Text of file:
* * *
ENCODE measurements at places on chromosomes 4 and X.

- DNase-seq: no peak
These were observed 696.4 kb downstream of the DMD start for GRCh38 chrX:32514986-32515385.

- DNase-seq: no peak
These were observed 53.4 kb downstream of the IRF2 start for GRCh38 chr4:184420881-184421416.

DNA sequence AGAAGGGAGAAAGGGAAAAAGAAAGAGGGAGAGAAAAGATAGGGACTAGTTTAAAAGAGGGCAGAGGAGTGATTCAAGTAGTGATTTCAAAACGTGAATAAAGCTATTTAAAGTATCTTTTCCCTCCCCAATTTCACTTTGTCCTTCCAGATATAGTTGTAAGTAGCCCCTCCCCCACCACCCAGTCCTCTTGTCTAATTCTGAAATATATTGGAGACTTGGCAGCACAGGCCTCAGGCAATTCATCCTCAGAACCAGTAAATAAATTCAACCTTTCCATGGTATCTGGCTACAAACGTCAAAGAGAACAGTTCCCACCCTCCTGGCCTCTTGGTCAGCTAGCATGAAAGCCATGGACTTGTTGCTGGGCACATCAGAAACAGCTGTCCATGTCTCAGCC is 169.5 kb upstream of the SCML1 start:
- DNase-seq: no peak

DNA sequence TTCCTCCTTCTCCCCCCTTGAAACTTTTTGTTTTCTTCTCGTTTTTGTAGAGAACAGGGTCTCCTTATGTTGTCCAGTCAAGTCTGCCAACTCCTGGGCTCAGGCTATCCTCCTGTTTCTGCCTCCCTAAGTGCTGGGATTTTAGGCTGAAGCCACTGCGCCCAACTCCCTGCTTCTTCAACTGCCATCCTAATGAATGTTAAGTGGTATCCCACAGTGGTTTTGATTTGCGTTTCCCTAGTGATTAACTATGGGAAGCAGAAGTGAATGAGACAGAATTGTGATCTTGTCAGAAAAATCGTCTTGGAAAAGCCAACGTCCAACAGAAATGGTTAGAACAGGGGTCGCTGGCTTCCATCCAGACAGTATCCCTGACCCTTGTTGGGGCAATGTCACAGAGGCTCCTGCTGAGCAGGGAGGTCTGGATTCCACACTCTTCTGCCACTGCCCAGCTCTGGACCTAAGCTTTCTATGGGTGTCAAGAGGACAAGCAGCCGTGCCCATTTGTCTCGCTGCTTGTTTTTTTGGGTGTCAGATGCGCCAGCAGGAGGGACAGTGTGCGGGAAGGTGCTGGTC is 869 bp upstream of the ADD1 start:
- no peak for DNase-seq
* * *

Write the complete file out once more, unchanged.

ENCODE measurements at places on chromosomes 4 and X.

- DNase-seq: no peak
These were observed 696.4 kb downstream of the DMD start for GRCh38 chrX:32514986-32515385.

- DNase-seq: no peak
These were observed 53.4 kb downstream of the IRF2 start for GRCh38 chr4:184420881-184421416.

DNA sequence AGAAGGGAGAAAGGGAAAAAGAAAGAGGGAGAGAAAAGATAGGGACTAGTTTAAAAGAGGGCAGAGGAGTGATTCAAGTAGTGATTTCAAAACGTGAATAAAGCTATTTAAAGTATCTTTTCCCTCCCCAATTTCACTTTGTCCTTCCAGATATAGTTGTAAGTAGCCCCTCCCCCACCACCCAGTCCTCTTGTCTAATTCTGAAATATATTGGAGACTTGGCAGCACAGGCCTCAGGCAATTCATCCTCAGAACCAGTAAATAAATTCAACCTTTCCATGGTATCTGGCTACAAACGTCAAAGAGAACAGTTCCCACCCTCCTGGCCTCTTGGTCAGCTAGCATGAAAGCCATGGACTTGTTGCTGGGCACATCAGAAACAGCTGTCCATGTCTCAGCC is 169.5 kb upstream of the SCML1 start:
- DNase-seq: no peak

DNA sequence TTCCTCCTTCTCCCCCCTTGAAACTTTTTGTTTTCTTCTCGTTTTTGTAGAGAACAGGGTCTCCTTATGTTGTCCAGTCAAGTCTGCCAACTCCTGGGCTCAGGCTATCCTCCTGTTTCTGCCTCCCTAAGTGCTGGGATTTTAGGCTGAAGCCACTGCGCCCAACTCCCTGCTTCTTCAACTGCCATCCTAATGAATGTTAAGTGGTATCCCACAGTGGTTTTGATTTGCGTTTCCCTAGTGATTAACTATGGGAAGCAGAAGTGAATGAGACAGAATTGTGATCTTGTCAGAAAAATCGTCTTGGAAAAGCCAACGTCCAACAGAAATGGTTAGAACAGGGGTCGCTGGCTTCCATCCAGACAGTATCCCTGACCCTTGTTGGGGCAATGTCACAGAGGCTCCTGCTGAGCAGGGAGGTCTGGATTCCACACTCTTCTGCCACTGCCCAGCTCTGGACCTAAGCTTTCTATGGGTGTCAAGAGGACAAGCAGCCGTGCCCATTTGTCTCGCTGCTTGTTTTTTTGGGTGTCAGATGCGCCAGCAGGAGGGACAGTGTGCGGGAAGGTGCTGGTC is 869 bp upstream of the ADD1 start:
- no peak for DNase-seq